Carrier Interest in SDN, NFV Slows Switch, Router Spending

By Jeffrey Burt  |  Posted 2014-05-31
networking Ethernet

Carrier Interest in SDN, NFV Slows Switch, Router Spending

Service providers' interest in software-defined networking and network-functions virtualization may be impacting sales of traditional networking gear, including switches and routers, according to Infonetics Research analysts.

In a recent report, the analysts pointed to this "SDN hesitation" as a key reason behind the slow growth of network router and switch sales to service providers in the first three months of the year.

"Last quarter, we identified the 'SDN hesitation,' where we believe the enormity of the coming software-defined networking and network functions virtualization (NFV) transformation is making carriers be more cautious with their spending," Michael Howard, principal analyst for carrier networks and co-founder of Infonetics, said in a statement. "This hesitation reared its head in the first quarter of 2014, where global service provider router and switch revenue increased only 2 percent from the year-ago quarter."

Service provider interest in SDN and NFV continues to be high. An earlier report by Infonetics found that 97 percent of carriers surveyed by the analyst firm plan to deploy SDN in their networks at some point, and 93 plan to implement NFV. However, according to the latest survey released May 28, service providers are holding back some of the money they spend on routers and switches as they prepare to invest in SDN and NFV.

"We believe the current generation of high-capacity edge and core routers can be nursed along for a while as the detailed steps of the SDN-NFV transformation are defined by each service provider—and many of the largest operators in the world are involved, including AT&T, BT, Deutsche Telekom, Telefónica, NTT, China Telecom, and China Mobile," Howard said. "And there is intensifying focus on multiple CDNs (content delivery networks) and smart traffic management across various routes and alternative routes to make routers and optical gear cooperate more closely."

SDN has been a growing focus in the networking world for the past several years, as organizations dealing with rapidly changing business demands—due to such trends as cloud computing, mobility, bring-your-own-device (BYOD) and big data—are looking for ways to make their networks more flexible, dynamic and automated. SDN calls for the decoupling of the network intelligence from the underlying hardware and putting it into software.

Meanwhile, service providers have been the driving force behind NFV, in which networking tasks like load balancing, firewalls and intrusion detection also are taken out of the switches and routers and made into software-based services.

Service providers and network operators are seeing rising competition from such over-the-top (OTT) threats as Google and Skype, and are looking for ways to not only reduce capital and operating expenses, but also to spin out services for customers more quickly. Over the years, they have built up legacy infrastructures that are unwieldy, based on expensive proprietary hardware and time-consuming to program, leading to long service development cycles. Web companies like Google, unhampered by such legacy infrastructures, have created networks that can respond rapidly to the changing demands from increasing mobile users, putting pressure on the traditional telecoms.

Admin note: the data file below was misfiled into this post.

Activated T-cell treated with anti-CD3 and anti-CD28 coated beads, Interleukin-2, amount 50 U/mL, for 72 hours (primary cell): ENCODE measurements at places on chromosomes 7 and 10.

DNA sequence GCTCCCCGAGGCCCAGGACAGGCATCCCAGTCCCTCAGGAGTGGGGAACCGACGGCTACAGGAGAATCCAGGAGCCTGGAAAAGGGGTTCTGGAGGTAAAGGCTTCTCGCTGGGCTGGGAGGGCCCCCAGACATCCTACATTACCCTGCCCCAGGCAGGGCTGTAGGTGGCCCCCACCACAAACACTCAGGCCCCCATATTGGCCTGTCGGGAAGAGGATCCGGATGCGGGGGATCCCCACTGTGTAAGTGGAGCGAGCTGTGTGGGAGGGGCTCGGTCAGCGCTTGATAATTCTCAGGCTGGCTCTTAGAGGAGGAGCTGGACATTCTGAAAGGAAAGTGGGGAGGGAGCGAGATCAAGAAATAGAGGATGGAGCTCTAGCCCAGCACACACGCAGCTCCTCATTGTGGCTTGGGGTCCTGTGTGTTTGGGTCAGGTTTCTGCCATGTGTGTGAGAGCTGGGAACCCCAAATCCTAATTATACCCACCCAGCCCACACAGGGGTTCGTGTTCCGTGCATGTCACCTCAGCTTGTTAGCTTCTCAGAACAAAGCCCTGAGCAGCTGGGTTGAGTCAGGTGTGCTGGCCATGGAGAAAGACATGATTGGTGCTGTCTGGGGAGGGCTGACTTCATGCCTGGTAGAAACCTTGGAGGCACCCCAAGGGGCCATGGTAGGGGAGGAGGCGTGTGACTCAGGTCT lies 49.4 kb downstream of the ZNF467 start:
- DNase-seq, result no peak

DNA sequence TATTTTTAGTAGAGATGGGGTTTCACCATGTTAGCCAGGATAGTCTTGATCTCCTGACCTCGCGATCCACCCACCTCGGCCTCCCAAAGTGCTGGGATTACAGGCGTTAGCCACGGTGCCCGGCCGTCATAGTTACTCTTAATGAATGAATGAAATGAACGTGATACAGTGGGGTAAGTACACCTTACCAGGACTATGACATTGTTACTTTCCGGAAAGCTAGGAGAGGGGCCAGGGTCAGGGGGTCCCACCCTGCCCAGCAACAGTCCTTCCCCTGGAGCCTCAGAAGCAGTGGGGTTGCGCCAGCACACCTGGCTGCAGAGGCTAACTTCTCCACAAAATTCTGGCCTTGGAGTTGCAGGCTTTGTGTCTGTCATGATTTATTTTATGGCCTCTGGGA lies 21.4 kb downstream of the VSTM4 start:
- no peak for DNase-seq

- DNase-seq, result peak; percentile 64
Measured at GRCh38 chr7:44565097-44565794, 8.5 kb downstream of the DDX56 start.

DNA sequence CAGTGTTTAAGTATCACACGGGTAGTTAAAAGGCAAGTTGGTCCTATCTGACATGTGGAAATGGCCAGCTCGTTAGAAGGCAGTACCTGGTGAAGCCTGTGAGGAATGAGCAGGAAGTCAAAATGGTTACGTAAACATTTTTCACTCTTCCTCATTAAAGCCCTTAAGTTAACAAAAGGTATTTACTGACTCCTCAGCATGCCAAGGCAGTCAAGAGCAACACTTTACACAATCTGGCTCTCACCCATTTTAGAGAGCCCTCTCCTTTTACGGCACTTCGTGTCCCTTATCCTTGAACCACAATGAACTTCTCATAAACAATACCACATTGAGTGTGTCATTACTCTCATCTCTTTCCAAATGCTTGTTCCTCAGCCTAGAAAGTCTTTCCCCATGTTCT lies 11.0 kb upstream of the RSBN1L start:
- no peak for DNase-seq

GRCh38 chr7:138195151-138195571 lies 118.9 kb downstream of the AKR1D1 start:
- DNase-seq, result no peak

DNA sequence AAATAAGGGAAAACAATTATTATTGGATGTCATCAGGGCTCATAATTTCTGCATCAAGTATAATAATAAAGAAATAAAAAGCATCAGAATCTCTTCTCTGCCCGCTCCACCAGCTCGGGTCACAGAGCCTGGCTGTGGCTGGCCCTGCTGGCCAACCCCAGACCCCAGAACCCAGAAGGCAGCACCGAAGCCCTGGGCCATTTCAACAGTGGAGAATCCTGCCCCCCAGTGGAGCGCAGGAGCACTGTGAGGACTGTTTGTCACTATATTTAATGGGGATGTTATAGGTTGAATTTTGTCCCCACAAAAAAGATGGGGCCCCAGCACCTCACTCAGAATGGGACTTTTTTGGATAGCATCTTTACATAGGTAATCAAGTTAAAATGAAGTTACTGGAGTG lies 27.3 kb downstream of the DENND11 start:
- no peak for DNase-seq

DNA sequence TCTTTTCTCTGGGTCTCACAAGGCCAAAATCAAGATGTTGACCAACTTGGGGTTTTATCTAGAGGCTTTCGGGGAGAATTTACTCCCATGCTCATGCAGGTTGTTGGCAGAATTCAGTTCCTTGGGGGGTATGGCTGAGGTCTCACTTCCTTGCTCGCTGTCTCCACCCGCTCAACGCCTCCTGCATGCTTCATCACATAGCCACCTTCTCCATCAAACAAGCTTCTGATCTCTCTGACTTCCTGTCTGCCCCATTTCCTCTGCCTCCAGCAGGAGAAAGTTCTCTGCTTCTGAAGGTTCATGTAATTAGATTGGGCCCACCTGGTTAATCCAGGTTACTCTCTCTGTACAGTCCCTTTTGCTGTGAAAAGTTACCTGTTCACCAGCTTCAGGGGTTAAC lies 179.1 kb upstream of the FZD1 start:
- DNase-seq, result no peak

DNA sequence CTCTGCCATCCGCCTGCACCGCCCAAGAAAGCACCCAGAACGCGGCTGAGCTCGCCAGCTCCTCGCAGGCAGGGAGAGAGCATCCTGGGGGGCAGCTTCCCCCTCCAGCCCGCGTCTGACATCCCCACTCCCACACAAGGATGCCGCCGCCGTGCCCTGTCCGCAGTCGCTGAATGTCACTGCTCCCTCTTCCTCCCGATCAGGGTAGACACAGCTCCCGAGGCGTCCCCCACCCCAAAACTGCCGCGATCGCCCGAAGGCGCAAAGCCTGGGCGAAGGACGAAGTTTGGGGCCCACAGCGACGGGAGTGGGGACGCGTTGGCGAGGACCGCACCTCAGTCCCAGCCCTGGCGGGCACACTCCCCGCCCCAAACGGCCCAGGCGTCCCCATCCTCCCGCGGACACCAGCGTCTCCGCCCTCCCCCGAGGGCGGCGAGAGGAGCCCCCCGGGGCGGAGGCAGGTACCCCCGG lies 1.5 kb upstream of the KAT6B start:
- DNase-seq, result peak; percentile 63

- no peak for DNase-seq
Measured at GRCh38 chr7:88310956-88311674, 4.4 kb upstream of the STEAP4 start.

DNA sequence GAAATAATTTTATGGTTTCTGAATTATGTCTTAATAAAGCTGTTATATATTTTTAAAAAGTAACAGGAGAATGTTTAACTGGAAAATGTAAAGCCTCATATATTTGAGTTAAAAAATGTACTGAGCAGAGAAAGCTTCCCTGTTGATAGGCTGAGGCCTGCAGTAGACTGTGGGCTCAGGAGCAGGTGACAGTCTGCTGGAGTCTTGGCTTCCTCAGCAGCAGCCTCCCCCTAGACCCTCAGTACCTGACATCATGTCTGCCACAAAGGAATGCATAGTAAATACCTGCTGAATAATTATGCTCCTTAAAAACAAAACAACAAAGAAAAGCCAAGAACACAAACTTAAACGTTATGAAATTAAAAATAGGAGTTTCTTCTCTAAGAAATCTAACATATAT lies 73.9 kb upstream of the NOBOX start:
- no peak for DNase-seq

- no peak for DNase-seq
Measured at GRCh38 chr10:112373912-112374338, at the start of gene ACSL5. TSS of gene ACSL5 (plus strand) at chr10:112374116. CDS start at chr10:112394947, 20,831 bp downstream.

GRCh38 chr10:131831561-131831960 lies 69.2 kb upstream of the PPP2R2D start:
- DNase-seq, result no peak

Editors note: This story has been changed to better reflect Infonetics' viewpoint that service providers are interested in SDN and NFV, and that that interest could be causing sales of traditional switches and routers to slow.

Carrier Interest in SDN, NFV Slows Switch, Router Spending

A specifications group within the European Telecommunications Standards Institute (ETSI) since 2012 has released a number of papers about NFV, including definitions and use cases. Kelly Herrell, vice president of software at Brocade and former CEO of Vyatta—and SDN and NFV vendor Brocade bought in 2012—said in a recent interview with eWEEK that service providers and carriers are actively investigating and testing NFV concepts, though they are still waiting for SDN to become better defined.

"[NFV] is far more mature" than SDN, Herrell said. "It's modular and much more easy to consume."

Analysts are expecting big things out of SDN. Transparency Market Research has said the SDN market could hit $3.52 billion by 2018. Infonetics researchers late last year said it expects the SDN market to hit $3.1 billion by 2017, and that by that year, 10 percent of all Ethernet switches will be used in SDN environments.

According to Infonetics' numbers released May 28, the worldwide carrier switch and router market—which includes IP edge and core routers and carrier Ethernet switches—grew 2 percent in the first quarter over the same period last year, to $3.2 billion. Cisco Systems remained the top vendor, followed by Juniper Networks, Alcatel-Lucent and Huawei Technologies. The analysts said they expect the edge router market to grow 4.3 percent over the next five years, while the core router business will increase 2.9 percent and carrier Ethernet switches 0.7 percent.

While analysts are expecting SDN to become a formidable market, researchers also are noting that SDN is still in its early stages. In a survey released late last year, QuinStreet Enterprise—publisher of eWEEK—found that while SDN is still getting a lot of attention from vendors and the media, it remains an emerging technology that will take some time before gaining widespread adoption in data centers. The survey, "2014 Data Center Outlook: Data Center Transformation—Where Is Your Enterprise?" found that while SDN is a point of conversation in many organizations, they're holding off on adopting it right now.


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